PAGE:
My intention in writing this article was to provide a dramatic and easy to see example of the importance of the row and column orders in a heatmap and the benefits of seriation. To do so, I chose a dataset which is actually particularly amenable to seriation via the TSP approach: adjacent rows and columns in an image are extremely similar to each other, far more so than in most other kinds of datasets. Clearly, applying seriation techniques to most datasets will not generally yield photographs of me, or indeed anything nearly as easy to interpret, but it’s still more likely to reveal interesting patterns in data than sorting by row or column name, or by any single row or column, which are the defaults for most tools. Instead, using seriation one can in effect “sort by row similarity” and I encourage anyone who has given up on heatmaps as a useful data visualization technique for exploration or communication to try the seriation R package (or Optimal Leaf Ordering in Python or Javascript) to see if can help make patterns pop out of plaid.

Further Reading

The documentation for the R seriation package is extensive (it contains much more than just OLO and TSP) and contains a number of small examples of seriation on real-world datasets, although none that are as arresting as the synthetic one I’ve put together, in my opinion. The original Optimal Leaf Ordering paper is also an interesting read.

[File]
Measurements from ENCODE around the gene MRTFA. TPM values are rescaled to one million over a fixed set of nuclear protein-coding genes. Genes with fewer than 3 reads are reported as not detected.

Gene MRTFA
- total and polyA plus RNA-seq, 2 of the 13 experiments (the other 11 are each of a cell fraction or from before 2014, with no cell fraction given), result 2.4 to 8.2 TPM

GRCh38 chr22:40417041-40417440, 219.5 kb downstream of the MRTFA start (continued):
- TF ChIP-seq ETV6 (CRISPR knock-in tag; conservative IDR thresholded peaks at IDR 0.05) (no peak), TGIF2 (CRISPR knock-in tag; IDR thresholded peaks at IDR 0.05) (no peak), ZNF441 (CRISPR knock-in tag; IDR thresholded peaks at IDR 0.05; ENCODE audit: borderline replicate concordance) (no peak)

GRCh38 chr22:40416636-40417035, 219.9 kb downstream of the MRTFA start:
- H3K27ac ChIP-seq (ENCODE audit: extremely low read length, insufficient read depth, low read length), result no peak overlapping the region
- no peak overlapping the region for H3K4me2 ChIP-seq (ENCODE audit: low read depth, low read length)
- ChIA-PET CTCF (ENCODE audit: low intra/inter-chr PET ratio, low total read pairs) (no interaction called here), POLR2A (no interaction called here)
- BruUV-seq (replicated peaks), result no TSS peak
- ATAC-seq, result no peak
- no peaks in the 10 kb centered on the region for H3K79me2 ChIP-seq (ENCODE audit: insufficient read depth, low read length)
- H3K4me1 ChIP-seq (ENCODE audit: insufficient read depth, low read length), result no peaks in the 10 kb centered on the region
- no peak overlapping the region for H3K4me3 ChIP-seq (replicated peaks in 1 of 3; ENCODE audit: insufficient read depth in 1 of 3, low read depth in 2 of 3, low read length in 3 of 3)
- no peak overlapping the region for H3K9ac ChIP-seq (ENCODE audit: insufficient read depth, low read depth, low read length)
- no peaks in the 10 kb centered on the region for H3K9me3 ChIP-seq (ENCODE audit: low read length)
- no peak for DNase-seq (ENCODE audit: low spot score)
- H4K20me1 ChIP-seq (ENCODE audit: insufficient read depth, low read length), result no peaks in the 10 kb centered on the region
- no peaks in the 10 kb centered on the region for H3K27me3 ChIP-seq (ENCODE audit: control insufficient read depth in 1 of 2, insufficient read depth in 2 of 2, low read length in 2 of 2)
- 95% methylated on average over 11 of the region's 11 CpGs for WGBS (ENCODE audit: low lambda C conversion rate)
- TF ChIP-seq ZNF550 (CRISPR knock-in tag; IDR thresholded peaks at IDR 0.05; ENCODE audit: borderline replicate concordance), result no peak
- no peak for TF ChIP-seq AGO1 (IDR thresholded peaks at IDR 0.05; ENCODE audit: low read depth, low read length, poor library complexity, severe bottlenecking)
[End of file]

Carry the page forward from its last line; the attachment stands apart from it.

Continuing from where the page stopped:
The late, great Jacques Bertin, author of the magisterial Sémiologie Graphique, pioneered the use of reorderable matrices to physically seriate datasets by moving around rows and columns of datasets represented by tiles on rods. A number of striking examples are included in his lesser-known work La Graphique, which has recently been reprinted, albeit not in english as far as I know. Some fellow enthusiasts of Bertin’s work recreated some of these physical devices and have also created a browser-based tool for interactive seriation called the Bertifier.

After reading La Graphique, I researched modern methods to do what Bertin advocated, and learned that his approach was actually but one step in a much longer history of seriation, which is documented in this interesting review of the history of the field.


© Nicolas Kruchten 2010-2018